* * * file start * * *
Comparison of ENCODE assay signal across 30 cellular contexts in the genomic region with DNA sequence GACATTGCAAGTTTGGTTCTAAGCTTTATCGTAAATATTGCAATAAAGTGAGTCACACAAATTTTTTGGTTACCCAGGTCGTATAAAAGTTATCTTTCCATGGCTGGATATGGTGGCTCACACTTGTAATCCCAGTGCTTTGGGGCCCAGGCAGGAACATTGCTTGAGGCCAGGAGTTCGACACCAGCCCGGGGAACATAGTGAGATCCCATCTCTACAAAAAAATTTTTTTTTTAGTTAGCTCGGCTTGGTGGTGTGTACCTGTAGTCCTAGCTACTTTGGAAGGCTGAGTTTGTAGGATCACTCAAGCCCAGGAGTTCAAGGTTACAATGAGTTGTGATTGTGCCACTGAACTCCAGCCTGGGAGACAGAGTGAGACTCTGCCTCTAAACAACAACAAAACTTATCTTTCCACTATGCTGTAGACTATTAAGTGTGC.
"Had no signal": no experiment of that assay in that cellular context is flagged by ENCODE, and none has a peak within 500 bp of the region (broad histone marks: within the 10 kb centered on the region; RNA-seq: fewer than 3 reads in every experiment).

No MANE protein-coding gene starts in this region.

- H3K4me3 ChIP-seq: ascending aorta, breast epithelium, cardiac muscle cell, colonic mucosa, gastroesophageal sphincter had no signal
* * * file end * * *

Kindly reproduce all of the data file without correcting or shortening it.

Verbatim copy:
Comparison of ENCODE assay signal across 30 cellular contexts in the genomic region with DNA sequence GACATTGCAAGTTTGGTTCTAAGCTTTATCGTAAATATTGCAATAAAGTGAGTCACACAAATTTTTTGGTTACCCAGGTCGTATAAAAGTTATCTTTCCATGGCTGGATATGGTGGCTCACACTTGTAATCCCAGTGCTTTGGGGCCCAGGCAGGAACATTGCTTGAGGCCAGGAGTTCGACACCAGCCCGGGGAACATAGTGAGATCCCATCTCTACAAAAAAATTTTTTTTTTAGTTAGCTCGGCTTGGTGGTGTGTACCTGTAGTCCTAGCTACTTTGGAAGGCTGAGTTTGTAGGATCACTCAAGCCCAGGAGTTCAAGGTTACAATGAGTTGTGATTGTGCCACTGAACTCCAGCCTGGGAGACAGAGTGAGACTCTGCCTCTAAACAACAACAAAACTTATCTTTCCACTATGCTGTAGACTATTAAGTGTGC.
"Had no signal": no experiment of that assay in that cellular context is flagged by ENCODE, and none has a peak within 500 bp of the region (broad histone marks: within the 10 kb centered on the region; RNA-seq: fewer than 3 reads in every experiment).

No MANE protein-coding gene starts in this region.

- H3K4me3 ChIP-seq: ascending aorta, breast epithelium, cardiac muscle cell, colonic mucosa, gastroesophageal sphincter had no signal